The view from the cross atop Mount Tzouhalem is worth the exercise. (Sarah Simpson/Citizen)

Column: Forced exercise yields unexpected mountainside inspiration

And with that it was settled. Sunday turned into mountain climbing day.

I remember my mom, back when we were young and wearing her down to her wit’s end in the dog days of summer, very clearly telling us to “get in the car, dammit, we are going out to have fun, whether we like it or not!”

I have become my mother.

Last summer we didn’t really get up to much as a family. We had a baby and a barely-two-year-old and I was still trying to figure out how to manage it all. I wasn’t as concerned about family adventures as I was about keeping everyone fed and bathed and about remembering how to get stains out of onesies. This summer, however, I’ve been determined for us all to spend more time outdoors so I introduced fun-sounding activities like “a family walk” and “a nature hike.”

I think my husband prefers to call it “forced exercise.”

I had gone on a coffee run early last Sunday morning and had arrived home to three groggy, swollen faces — all of which were not impressed when I declared with oddly unusual enthusiasm that the weather couldn’t possibly have been any more awesome and that I thought we should get out and get up Mount Tzouhalem before autumn really took hold.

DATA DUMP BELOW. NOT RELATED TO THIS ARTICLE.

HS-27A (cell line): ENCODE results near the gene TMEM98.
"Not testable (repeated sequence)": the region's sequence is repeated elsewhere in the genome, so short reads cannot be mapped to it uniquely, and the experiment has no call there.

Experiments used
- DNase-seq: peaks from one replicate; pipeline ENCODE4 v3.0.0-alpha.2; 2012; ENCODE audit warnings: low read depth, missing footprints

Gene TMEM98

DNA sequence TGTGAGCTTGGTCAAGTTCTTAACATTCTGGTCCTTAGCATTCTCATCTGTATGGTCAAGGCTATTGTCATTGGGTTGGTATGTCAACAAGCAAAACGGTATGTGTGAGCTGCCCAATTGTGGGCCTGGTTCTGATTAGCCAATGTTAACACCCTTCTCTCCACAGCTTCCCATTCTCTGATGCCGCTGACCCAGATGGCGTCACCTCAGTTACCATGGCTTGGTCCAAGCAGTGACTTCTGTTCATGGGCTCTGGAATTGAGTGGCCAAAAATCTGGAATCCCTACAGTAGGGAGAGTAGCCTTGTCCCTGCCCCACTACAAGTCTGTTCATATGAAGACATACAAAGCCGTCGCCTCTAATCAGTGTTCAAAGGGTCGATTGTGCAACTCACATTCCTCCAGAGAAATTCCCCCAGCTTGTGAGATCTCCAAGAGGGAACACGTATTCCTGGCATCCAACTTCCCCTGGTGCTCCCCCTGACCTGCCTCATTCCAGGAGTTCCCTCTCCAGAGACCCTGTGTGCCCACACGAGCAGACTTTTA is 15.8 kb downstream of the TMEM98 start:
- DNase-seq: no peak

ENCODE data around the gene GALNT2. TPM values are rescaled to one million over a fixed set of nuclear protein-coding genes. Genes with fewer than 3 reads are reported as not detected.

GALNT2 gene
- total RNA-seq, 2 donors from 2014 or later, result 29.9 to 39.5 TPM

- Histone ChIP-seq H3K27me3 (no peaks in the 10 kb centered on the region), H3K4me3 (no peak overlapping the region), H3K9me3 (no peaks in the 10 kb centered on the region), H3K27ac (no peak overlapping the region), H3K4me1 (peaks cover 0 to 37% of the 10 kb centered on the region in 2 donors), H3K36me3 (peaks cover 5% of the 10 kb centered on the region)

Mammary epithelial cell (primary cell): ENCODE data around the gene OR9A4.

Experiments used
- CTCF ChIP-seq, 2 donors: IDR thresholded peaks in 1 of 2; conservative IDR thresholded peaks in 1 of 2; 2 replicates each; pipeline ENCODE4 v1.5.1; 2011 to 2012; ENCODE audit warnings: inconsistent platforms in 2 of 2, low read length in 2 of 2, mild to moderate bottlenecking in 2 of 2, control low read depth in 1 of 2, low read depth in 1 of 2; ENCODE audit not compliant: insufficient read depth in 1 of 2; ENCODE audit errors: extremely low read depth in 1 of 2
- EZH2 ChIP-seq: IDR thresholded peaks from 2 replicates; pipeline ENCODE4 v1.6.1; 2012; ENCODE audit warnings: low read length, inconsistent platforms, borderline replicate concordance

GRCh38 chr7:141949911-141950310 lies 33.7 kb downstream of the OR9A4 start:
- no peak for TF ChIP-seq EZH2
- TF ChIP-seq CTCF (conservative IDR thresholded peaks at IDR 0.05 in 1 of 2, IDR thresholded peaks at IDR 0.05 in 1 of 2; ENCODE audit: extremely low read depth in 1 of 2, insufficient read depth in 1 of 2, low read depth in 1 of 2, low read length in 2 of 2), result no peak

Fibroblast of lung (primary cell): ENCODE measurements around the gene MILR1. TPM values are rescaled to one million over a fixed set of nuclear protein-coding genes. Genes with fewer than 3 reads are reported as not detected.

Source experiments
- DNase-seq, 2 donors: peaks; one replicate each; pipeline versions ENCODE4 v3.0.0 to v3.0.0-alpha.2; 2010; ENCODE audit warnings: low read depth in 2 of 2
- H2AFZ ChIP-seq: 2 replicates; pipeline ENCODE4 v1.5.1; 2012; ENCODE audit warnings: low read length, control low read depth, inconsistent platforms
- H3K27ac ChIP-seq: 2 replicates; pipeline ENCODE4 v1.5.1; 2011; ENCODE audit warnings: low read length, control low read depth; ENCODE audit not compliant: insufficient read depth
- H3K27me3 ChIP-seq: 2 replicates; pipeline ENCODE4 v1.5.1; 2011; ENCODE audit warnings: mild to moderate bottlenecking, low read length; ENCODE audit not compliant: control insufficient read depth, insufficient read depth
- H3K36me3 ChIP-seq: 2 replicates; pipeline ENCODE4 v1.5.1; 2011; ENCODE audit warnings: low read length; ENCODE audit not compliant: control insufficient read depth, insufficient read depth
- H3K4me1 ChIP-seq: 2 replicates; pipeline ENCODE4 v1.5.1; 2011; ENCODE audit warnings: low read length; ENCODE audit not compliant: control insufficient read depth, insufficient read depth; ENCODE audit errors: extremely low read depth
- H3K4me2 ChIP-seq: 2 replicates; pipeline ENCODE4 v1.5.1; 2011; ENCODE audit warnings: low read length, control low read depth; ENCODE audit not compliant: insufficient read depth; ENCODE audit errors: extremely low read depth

“We’re going to nature, and we’re going to have fun, darn it!”

My mother’s words were flying out of my mouth.

And with that it was settled. Sunday turned into mountain climbing day.

I had texted a friend to ask her advice on the best route for lugging a one-year-old and a three-year-old up the mountain and before I knew it she and her two children had joined us at the Providence Farm side. It’s well-known as the steeper, but shorter, route. My friend and I like a challenge. My husband? Not as keen, but a willing participant nevertheless.

He and I each had a child strapped to our back and it was our intention to get up to the cross and back. My friend’s goal, however, was to hike up with her three- and five-year-olds as far as they could go before turning back.

Pretty quickly into the walk my friend picked up her 37-pound three-year-old. I was so impressed with her strength and conditioning as we made our ascent. Any other day she would have been the standout. But she wasn’t the standout on that day.

It wasn’t long before her five-year-old began asking if we were there yet and complaining that her legs were tired. The difficult 500m incline was a lot for her little legs and made even harder by the weight of the rocks and twigs she kept stuffing in her backpack “to build a nest”.

But she refused all offers to turn back.

We took periodic rests, we heard a little bit of whining, but we carried on all the way to the top and back down again. Now, we didn’t break any land-speed records but that wasn’t the point. This little girl was not going to quit.

And she didn’t.

And it was so inspiring.

In addition to forcing us to have fun, when I was little my mom used to praise my “sticktoitivness”. It’s something I’ve never forgotten when life gets hard and something that my young climbing buddy reminded me of once again on Sunday. It’s OK to take a rest. It’s OK to whine a bit. But keep going.

And if this young lady maintains the sticktoitivness she showed us this weekend, she’ll do more than just climb mountains, she’ll move them.

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